Propane Tank Wood Stoves – Putting Life at Stake for a Steak?

When living in an off-grid cabin, accessing an oil stove could be difficult and expensive too. As creatives, we need to tap into the environment around us and find an inexpensive and accessible fire source to prepare our meals. While there are so many ways to go about that, using affordable materials and putting your hands to work is the easiest and safest way.

If you want to save cost and build a wood stove you can trust. Let me show you how I built my propane tank wood stove from scratch. From design to execution every step is recorded.

Propane tanks are steel containers used to store propane under pressure in its liquid form and allows for a reduction in its pressure by passing through a regulator that releases it in gas form. These tanks are also called LPG Gas Cylinders or Propane Gas Bottles.

  • Where do you intend to use it? The specific type of wood stove you make out of your tank will often depend on what is appropriate for the place of use. What propane tank will be most suitable?
  • Size. The propane tank should be large enough to heat the area intended for, but no more. With wood stoves, smaller is better. Oversized stoves tend to cause overheating.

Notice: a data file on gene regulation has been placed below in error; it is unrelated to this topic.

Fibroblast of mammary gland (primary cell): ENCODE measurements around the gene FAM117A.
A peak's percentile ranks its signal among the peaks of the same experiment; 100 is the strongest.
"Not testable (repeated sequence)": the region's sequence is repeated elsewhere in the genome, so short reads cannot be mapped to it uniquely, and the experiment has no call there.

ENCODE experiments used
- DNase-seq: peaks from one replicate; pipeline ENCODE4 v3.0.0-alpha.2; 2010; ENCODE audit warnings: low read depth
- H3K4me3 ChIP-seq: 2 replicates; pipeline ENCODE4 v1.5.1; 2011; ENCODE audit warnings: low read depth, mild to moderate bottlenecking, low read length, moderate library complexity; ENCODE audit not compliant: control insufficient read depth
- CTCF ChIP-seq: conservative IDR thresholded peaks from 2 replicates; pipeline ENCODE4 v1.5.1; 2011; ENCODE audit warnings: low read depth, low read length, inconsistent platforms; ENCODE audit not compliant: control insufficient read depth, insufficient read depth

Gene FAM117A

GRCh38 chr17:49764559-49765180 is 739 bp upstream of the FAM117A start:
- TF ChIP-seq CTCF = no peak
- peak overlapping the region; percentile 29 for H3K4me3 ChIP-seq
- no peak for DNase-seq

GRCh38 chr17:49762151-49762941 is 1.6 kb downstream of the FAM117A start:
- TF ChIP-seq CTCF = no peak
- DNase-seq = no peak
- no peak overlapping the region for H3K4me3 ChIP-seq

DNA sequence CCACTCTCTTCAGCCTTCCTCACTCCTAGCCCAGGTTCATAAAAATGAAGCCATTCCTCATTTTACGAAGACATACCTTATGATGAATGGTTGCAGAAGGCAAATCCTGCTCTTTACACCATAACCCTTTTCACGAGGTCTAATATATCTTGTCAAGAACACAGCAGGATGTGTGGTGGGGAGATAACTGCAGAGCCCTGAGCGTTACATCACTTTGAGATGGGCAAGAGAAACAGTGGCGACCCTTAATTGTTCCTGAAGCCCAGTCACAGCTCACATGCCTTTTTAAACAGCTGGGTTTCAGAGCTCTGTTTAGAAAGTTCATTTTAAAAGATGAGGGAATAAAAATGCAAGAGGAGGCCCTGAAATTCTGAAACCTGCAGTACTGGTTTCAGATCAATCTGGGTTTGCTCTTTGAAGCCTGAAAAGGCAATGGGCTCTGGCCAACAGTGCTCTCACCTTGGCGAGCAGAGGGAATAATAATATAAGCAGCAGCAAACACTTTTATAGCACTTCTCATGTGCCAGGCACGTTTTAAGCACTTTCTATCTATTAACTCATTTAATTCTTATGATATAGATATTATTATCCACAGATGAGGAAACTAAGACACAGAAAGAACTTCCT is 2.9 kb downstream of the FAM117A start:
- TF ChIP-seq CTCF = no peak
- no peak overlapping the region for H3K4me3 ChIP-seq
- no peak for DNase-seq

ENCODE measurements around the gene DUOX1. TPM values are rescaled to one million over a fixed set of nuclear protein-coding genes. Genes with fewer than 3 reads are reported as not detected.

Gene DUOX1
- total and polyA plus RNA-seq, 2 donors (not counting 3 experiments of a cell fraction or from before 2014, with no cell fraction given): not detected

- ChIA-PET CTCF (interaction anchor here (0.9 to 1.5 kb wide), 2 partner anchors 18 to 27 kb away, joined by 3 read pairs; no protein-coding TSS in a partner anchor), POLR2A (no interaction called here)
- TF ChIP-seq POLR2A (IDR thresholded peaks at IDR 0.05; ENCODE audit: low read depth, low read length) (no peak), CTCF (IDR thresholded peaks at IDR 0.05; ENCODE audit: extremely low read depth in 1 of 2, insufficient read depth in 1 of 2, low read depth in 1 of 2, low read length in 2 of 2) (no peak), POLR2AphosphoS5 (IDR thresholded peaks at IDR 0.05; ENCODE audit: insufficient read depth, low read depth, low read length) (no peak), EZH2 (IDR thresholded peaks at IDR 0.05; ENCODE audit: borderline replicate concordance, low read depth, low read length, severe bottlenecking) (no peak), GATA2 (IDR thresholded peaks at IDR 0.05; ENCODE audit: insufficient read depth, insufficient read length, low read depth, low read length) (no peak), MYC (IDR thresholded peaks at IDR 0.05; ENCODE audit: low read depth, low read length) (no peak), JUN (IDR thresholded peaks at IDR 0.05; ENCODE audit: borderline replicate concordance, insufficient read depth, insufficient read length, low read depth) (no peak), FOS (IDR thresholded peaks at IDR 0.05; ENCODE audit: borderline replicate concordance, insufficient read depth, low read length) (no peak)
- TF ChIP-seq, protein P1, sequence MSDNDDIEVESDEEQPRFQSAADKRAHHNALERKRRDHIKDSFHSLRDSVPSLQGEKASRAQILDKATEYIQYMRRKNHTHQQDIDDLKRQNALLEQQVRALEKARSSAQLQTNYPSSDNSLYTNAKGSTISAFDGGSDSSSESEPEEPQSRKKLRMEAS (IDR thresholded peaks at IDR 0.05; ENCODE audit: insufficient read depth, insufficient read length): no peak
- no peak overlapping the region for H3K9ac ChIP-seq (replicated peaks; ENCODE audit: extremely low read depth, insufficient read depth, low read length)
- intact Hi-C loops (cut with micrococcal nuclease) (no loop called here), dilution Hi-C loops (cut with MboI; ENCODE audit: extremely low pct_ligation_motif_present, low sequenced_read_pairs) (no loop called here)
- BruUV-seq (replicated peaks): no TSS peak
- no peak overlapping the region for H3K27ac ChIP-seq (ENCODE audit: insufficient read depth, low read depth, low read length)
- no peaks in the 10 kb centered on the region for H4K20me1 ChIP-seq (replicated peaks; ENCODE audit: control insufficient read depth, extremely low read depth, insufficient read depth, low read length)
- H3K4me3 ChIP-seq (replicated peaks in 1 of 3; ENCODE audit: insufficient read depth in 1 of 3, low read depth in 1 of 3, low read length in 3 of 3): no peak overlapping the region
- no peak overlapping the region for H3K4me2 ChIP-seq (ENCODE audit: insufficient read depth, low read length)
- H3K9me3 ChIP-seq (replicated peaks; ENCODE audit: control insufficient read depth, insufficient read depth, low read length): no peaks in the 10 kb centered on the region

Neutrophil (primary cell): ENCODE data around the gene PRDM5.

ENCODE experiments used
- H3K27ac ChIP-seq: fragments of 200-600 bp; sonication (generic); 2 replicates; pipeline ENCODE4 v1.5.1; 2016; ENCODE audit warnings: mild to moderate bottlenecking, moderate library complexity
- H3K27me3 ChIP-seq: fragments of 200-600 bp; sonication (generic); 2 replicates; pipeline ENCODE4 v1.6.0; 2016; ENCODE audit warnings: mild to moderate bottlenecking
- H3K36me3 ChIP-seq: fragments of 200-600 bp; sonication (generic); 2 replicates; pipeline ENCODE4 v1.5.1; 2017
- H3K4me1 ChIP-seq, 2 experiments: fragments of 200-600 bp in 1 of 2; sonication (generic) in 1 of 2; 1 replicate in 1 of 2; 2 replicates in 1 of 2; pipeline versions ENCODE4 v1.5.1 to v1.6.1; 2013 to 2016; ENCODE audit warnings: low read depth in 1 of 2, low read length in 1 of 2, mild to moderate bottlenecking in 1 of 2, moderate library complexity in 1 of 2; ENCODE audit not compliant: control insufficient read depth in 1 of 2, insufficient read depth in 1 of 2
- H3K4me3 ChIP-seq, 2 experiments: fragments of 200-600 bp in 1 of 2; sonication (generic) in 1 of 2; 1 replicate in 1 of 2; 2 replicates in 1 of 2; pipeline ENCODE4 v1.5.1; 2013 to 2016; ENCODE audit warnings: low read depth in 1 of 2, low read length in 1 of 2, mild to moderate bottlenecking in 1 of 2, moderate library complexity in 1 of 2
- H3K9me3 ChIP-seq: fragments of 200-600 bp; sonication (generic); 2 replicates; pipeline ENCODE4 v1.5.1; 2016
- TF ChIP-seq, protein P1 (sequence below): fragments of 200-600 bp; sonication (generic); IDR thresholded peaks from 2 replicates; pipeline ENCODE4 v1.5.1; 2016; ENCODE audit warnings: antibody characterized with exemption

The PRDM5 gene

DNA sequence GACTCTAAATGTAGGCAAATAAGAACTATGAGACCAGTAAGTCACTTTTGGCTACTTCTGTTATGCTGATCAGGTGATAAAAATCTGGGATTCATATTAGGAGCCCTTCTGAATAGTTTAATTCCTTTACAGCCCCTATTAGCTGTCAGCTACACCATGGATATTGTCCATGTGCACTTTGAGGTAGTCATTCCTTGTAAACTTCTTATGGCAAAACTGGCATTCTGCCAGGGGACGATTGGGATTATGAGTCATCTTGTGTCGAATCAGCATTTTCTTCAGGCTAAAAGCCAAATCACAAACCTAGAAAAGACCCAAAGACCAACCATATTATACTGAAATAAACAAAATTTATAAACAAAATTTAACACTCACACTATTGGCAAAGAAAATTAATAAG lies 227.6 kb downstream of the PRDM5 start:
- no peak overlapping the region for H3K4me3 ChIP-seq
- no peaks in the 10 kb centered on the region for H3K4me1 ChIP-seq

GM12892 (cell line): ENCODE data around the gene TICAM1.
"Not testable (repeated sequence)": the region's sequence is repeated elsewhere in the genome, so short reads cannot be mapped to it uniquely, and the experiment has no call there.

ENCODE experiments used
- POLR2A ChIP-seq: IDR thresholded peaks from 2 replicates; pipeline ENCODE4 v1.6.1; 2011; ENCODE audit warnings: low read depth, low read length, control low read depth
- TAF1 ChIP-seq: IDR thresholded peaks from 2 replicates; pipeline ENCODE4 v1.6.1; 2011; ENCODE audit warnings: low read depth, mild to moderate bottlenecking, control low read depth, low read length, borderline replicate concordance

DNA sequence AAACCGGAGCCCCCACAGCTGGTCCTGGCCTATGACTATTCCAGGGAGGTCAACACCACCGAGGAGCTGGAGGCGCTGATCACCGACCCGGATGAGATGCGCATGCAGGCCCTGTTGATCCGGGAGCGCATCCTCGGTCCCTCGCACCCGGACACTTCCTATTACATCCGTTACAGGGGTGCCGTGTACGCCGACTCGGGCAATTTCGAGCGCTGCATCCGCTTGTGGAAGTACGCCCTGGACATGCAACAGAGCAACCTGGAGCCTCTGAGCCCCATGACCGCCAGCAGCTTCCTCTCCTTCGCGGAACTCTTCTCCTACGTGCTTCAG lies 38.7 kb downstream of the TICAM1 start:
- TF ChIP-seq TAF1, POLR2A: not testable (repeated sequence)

• What material is the tank made of? Your propane tank should be made of heat-tolerant material, preferably steel.
  • Using a wood stove is labor-intensive.

Your wood stove design could be based on stylistic preferences or modified to meet particular needs. Attaching a steel plate to your wood stove, for instance, is quite useful if you intend to cook with it but is not always necessary.

If you are using your wood stove in an RV, the chimney pipe should be longer than typical. It should be insulated to reduce the intensity of the heat going up and out the roof. Without this, the heat going up could damage whatever is on the roof and may even set the vehicle on fire. If you value the aesthetics of your woodstove just as much as you value its function, here a couple of designs to consider before converting a propane tank to a woodstove:

To convert an old propane tank into a homemade woodstove, you’d need certain tools to bring this project to fruition. Below are a couple of important parts and tools needed;

  • Heavy duty hinges
  • Heavy duty latch
  • Steel paint
  • Propane tank
  • Metal pipe
  • Grate
  • Steel sheet
  • Angle grinder with a cut-off wheel
  • Welder
  • Hole saw and power drill

Without further ado, here are important steps to follow in successfully converting your propane tank into a wood stove;

Make sure the propane tank is empty before cutting or welding anything. Failure to do so might result in an explosion if there is still some gas left inside. . Leftover propane has resulted in 14% of gas grill fire in the US. Fill the tank with (soapy) water and rinse to clear the gas.

Use the angle grinder’s cutting wheel to remove the valve and handles from the top of the propane tank.

Cut a square or rectangular hole into the side of the tank. The hole should be wide enough to accommodate the wood you’ll be using in the stove. File the edges of the hole and the plate you cut out. This is to make the edges too dull to cut you when you use the stove.